|343 Industries "made a lot of mistakes" with Halo 4, "we can do better"|
|Posted: 10.01.2013 15:19 by Simon Priest||Comments: 4|
Microsoft's 343 Industries is the internal development studio responsible for the Halo brand. Franchise development director Frank O'Connor says while it was the 8th game, it was their 1st.
He admits the studio has "a lot to learn," citing "a lot of mistakes" were made in Halo 4's development. O'Connor is adamant that it "wasn't half bad" for a first effort at Halo.
They had the huge daunting task of stepping into the big boots of Bungie, as the Halo creator left the franchise behind with Microsoft to pursue other projects with Activision.
"Halo 4, despite being the seventh or eighth game in the Halo series (depending on how you count them), was our first game. That is to say, our first-ever fully fledged title, built from the ground up creatively and technologically," began Frank O'Connor's on the official Halo Waypoint community website.
"So let me save you the trouble of trolling my statement: We have a lot to learn. We made a lot of mistakes. We can do better. And we know this, and we will. But I don’t want to spend the first moments of the year thinking about the negatives, because frankly, I am incredibly proud of both the team and the game that team created."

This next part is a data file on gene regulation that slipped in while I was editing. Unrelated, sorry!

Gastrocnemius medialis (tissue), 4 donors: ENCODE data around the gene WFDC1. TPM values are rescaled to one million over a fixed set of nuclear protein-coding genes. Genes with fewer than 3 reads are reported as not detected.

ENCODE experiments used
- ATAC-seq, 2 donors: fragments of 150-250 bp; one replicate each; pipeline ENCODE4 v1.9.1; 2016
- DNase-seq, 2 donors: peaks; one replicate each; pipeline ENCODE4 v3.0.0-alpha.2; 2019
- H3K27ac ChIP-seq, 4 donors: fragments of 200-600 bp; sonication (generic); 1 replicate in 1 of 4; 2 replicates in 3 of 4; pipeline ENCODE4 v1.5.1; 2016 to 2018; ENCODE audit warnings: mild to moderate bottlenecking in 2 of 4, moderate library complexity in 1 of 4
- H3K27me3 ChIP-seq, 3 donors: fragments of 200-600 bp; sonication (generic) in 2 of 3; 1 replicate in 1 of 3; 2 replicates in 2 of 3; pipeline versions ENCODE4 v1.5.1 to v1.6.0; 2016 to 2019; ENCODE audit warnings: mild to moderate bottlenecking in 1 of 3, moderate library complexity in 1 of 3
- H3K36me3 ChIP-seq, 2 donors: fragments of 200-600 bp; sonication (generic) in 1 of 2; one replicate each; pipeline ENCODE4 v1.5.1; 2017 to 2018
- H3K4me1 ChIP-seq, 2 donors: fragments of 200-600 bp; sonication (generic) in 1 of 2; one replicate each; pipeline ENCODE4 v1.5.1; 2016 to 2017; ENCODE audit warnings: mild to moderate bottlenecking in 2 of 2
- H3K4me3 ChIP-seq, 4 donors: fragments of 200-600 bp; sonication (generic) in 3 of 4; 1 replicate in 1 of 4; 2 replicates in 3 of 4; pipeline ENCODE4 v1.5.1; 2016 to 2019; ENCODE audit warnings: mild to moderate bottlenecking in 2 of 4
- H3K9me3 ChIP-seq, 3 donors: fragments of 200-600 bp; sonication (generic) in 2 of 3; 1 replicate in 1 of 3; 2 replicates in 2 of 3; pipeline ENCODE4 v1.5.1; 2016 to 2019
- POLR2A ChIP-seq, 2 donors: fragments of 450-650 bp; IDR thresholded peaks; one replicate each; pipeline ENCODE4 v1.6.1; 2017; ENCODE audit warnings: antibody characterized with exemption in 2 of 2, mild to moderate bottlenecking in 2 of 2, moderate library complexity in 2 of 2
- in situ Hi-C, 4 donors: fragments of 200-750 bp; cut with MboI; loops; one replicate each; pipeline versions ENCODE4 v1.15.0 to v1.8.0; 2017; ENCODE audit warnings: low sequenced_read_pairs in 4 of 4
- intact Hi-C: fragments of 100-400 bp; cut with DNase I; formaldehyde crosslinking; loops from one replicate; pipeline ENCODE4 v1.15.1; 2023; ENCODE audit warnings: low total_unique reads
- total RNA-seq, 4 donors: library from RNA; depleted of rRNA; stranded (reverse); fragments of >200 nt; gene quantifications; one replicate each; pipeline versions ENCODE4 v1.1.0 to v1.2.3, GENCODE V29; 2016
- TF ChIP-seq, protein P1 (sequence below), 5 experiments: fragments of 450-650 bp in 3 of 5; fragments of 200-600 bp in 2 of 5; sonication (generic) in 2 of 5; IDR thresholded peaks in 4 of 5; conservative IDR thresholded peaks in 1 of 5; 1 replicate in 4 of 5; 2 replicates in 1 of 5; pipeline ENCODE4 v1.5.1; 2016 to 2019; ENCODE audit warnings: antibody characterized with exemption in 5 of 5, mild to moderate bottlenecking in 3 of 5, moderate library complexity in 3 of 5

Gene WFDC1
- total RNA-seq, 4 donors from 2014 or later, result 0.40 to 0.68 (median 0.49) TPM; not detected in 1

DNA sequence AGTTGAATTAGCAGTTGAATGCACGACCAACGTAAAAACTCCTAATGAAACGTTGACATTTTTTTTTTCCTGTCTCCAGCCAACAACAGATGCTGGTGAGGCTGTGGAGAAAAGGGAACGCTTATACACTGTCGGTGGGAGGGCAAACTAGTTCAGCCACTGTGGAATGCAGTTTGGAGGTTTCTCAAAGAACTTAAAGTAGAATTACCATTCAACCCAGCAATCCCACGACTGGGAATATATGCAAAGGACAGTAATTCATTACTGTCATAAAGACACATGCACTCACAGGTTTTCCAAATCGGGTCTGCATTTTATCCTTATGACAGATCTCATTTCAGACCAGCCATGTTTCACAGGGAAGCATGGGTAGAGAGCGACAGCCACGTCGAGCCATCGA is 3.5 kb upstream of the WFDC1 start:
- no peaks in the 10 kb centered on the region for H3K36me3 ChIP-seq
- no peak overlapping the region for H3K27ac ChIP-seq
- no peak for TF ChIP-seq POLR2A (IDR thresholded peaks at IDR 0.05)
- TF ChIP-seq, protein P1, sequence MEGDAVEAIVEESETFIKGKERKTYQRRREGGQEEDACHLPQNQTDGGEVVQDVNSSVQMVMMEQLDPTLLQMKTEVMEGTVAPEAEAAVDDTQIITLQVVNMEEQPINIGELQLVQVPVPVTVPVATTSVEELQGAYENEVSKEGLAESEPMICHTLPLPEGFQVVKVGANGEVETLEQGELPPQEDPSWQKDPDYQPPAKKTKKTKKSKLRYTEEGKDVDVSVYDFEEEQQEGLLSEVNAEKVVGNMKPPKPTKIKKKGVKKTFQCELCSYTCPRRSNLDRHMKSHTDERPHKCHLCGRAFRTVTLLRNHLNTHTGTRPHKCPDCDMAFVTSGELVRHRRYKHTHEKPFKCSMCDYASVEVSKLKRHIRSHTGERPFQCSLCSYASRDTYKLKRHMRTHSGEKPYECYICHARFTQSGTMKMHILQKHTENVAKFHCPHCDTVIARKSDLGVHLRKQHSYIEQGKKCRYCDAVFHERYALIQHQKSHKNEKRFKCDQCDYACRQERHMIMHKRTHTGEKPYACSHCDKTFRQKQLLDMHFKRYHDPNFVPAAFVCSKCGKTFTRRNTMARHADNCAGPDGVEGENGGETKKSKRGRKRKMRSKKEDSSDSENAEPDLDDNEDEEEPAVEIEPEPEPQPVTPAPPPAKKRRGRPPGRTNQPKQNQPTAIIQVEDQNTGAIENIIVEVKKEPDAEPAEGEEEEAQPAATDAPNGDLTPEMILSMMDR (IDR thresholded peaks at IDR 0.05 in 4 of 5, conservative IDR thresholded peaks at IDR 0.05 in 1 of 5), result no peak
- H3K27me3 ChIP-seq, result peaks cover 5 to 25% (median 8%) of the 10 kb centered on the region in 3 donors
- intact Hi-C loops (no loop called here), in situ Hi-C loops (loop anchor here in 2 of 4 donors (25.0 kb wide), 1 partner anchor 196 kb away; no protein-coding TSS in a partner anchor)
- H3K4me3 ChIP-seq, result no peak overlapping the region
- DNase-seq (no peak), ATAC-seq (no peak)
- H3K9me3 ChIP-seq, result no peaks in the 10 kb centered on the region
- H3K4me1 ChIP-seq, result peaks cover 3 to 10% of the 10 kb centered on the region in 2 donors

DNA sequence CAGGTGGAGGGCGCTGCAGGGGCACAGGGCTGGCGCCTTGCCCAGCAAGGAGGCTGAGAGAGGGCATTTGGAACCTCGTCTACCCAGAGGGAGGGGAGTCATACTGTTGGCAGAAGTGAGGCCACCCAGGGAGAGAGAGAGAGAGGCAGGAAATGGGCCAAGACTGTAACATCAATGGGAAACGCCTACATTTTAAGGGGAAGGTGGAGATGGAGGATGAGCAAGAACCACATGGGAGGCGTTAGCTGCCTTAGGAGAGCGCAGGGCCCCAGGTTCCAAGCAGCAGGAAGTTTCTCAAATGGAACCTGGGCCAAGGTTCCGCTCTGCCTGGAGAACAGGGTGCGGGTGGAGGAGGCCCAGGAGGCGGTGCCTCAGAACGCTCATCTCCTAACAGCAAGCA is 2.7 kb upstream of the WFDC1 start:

"And for a first effort, it wasn’t half bad," added the Halo boss.
"Stepping into Bungie’s oversized shoes would have been difficult, even for a well-established team. The challenge of wrangling that engine, that universe and that community was dizzying, even withering. Four years ago when our charter began, the challenge of starting the seed of a development team and then creating a sequel to Halo terrified us."
Looking to the future, O'Connor thanks the community that has arisen - "a demanding, imaginative, engaged, vocal, varied and intelligent swarm of personalities, groups and individuals, each with subtly to radically different interests in this vast and varied universe we’re charged with. That isn’t lip service, nor is it pandering. You guys pay for the privilege of playing our game, and you have every right to have a voice in its development," he continued.
"It may not have ended up precisely the way you imagined – there are simply too many voices and perspectives to make all of the people happy, all of the time – but we think of the community as a direct and democratic extension of the team and, indeed, of the development process."
O'Connor makes no specific mention of the next Halo instalment but it's likely to be a next-gen affair what with the new Xbox console looming over the industry. "Technically, this should be a retrospective, but it’s safe to say I’m more excited about the future than the past. Excited about what this team is already working on. Excited about what this team is capable of. And excited about the future of Halo. A future we want you to be a part of. A future we’re building for you."
Halo 4 released on Xbox 360 back in November with a generally high Metacritic of 87.